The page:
Traders, Johnny Appleseed Festival, Mama ía

Childrens' games, Johnny Appleseed Festival, Mama ía

Encampment, Johnny Appleseed Festival, Mama ía

Encampment, Johnny Appleseed Festival, Mama íaIn typical Indiana weather, the first day of the festival this year started out rainy, then turned sunny, and hot, and humid (good thing I brought shoes, because I got very uncomfortable in my boots!) The festival makes you feel as if you had stepped back in time, and as a lover of history, I can spend the day there with total disregard of the time. But while I gravitate towards the antiques, traders and demonstrators, my men gravitate towards the apple goods, root beer and lemonade, and otherwise food and sweets stands. What’s new!

Apple ring fritters, Mama ía

Apple ring fritters, Mama ía

Apple ring fritters, Mama íaApple ring fritters, Mama íaIn celebration of Johnny Appleseed, and the festival, and Autumn, I made an apple dessert, typical of another festival that is close to my heart, the Valencia’s Fallas festival (click here): buñuelos de manzana, and buñuelos de calabaza, apple and pumpkin fritters. I decided to cut the apples in slices, rather than finely dice them like we’d do in Valencia, and the result is just as delicious. These are better eaten just made, when the outside is still crunchy, the apple soft, and the sugar and cinnamon coating hasn’t infused into the fritter. I warn you, you won’t be able to stop at one.

Apple ring fritters, Mama íaApple ring fritters, Mama ía

Apple ring fritters, Mama ía

Apple ring fritters, Mama ía

Apple ring fritters, Mama íaApple ring fritters, Mama ía

Apple ring fritters, Mama ía

Apple ring fritters, Mama íaApple ring fritters, Mama ía

 

APPLE RING FRITTERS

Buñuelos de Manzana

Ingredients:
4 medium apples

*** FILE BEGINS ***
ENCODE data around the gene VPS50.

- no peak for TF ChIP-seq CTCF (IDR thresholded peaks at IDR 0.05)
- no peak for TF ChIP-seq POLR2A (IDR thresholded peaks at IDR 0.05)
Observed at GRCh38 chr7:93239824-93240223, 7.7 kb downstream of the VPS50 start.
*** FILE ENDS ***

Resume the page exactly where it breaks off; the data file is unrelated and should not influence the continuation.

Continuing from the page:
2 eggs
1 cup whole milk
3 Tbs sugar
1 cup flour
Pinch of salt
1/4 tsp baking powder
1/2 tsp cinnamon
Light olive oil for frying

 

                  For coating

1/2 cup granulated sugar
1/2 tsp cinnamon

 

In a medium bowl, beat the eggs with the milk and sugar. In a separate bowl, mix the flour, cinnamon, salt and baking powder. Sift this mixture over the bowl with the egg mixture. Mix well with a whisk and pour in a shallow bowl.

Place a wide skillet with about 1 inch of oil on the stove and heat at medium heat.

Core and peel the apples. Slice them into 1/4-inch rings. Working in batches, dip the apple slices into the batter, making sure they’re covered on both sides. Allow excess batter to drip off and fry in the hot oil for about 2-3 minutes, until they reach a golden-brown color. Flip and repeat on the other side.

Gently remove the apple slices from the oil and place them on a cookie sheet or plate covered with paper towels, to absorb the excess oil.

In a shallow bowl, mix the granulated sugar and cinnamon. Using your fingers, coat each fritter on both sides. Serve immediately, accompanied by hot chocolate.

 

Natacha, Johnny Appleseed Festival, Mama ía